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How the Jan. 6 insurrection has affected democracy globally


President Biden issued a stark warning this week.


PRESIDENT JOE BIDEN: We must, in this moment, dig deep within ourselves and recognize that we can't take democracy for granted any longer.

FADEL: He spoke just blocks from the U.S. Capitol, where a mob sought to overturn the 2020 election results. Did the January 6 attack have ripple effects on other democracies around the world? For more, we turn to Freedom House executive vice president Nicole Bibbins Sedaca.

Good morning, Nicole.


FADEL: OK. So we just heard President Biden with that warning. And he said the number of candidates running for elected office who are repeating the false claim that the election wasn't legitimate is hurting this country's democracy. So what does repeating that lie when thousands of officials and dozens of courts found there was no widespread fraud do to the public's faith in voting and democracy, especially as we head into the midterms next week?

BIBBINS SEDACA: We are concerned about those who continue to repeat the lie that the 2020 election was not free and fair. What we know is that it was and that there were challenges to the election that went through a democratic process...

FADEL: Right.

BIBBINS SEDACA: ...Over 60 court cases. And all of them showed that it was a free and fair election. Those who choose to deny the election and those who choose to talk about that and sow seeds of doubt are really undermining our system. And it's something which hurts all of us as Americans. We have to have strong institutions that we have trust in and be willing and able to trust the results that come out of those elections.

FADEL: What are the ripple effects beyond the U.S.? When you look at the world, what's happening in the U.S., how is it influencing what you're seeing in other democracies?

BIBBINS SEDACA: Absolutely. The United States is a strong democracy. We have a vibrant civil society. We have strong institutions. And many countries around the world have looked to us as an example. But we also know that they look to us when we have weaknesses in our democracy, and sometimes we see similar behavior in other countries that model some of those challenges we have. Brazil just had an election.

FADEL: Right.

BIBBINS SEDACA: One of the challenges which we saw there was, leading up to the election, there was a significant amount of concern - there was a significant amount of individuals who were saying that the election wasn't free and fair before the election took place, something we're also seeing in the United States. That's the type of modeling that we're concerned about. At the end of the day, the decision is obviously in the hands of the people and in the hands of the leaders of other countries. But we know that what happens in the United States is not only important for Americans and our ability to experience freedom here, but also for how we're modeling and how we're able to engage around the world, both to advance our interests and to support other people who are seeking democracy in their countries.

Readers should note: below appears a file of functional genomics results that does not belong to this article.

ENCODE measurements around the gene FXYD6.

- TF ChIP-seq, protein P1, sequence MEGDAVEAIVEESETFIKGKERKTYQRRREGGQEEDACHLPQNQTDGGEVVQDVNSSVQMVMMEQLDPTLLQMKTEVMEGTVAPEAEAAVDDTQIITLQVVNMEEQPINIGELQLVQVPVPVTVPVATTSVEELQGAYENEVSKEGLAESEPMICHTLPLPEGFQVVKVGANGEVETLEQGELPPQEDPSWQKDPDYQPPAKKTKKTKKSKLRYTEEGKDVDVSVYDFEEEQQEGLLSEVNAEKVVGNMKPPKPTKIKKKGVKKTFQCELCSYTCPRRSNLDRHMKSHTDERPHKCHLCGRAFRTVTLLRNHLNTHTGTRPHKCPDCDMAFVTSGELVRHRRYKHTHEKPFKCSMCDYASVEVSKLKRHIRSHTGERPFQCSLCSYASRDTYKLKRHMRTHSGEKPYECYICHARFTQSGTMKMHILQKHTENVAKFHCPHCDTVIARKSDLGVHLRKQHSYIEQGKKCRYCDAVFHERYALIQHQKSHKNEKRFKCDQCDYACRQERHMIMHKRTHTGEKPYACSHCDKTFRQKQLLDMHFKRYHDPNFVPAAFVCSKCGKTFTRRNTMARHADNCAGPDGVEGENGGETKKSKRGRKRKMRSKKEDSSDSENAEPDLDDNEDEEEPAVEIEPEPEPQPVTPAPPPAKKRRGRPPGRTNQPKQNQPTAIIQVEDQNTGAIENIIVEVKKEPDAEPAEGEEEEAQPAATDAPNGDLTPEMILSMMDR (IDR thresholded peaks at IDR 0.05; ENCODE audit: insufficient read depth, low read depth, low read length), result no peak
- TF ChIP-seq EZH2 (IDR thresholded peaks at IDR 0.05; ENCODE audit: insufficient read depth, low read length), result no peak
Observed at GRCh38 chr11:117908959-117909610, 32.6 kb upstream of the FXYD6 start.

FADEL: Right. And that election in Brazil - Jair Bolsonaro so far hasn't conceded and is saying only God could remove him from office. But when you look across continents, and there's been a rise in authoritarian leaders being elected in democracies, besides the U.S. influence or the ripple effects there, what's driving the trend?

BIBBINS SEDACA: We've seen a number of problematic trends around the world. Authoritarian leaders recognize that democracy is a threat. And they are looking for ways across the board, whether they - whether it's the extreme cases that we see in Russia and Ukraine, where they are invading democratic countries or whether we see in China or Saudi Arabia, where they're closing the space for journalists and civil societies - there is an absolute front on democracy around the world because authoritarians know that if they had to put themselves up to political decisions to their citizens, they would likely lose their power. But we also see challenges within existing mature democracies.

FADEL: Right.

BIBBINS SEDACA: You see populist leaders who have come to power through democratic means. And, you know, populist leaders - rather than responding to the concerns that they tap into in their societies, rather than creating good public policy, what they quite often do is sow further divisions in their country, undermine institutions and erode the very democracy that got them elected. And we see those trends happening in many places around the world.

FADEL: In the few seconds we have left, when you think about these mature democracies where autocratic leaders are coming to power through votes, what do you see as the biggest threat to freedom?

BIBBINS SEDACA: We see democratic governance as a challenge. You know, there's a lot of focus on elections themselves. But what we have to remember is democracy is a work in progress every single day. And each of us has the responsibility and the opportunity to shepherd that democracy. What that means is we cannot demonize those who are on the other side simply because they have differing views. We can't undermine our institutions. We can't censor media at worse or have a smaller space for others to exercise their free speech.

FADEL: That's Freedom House executive vice president Nicole Bibbins Sedaca. Thank you so much.

BIBBINS SEDACA: Thank you. Transcript provided by NPR, Copyright NPR.

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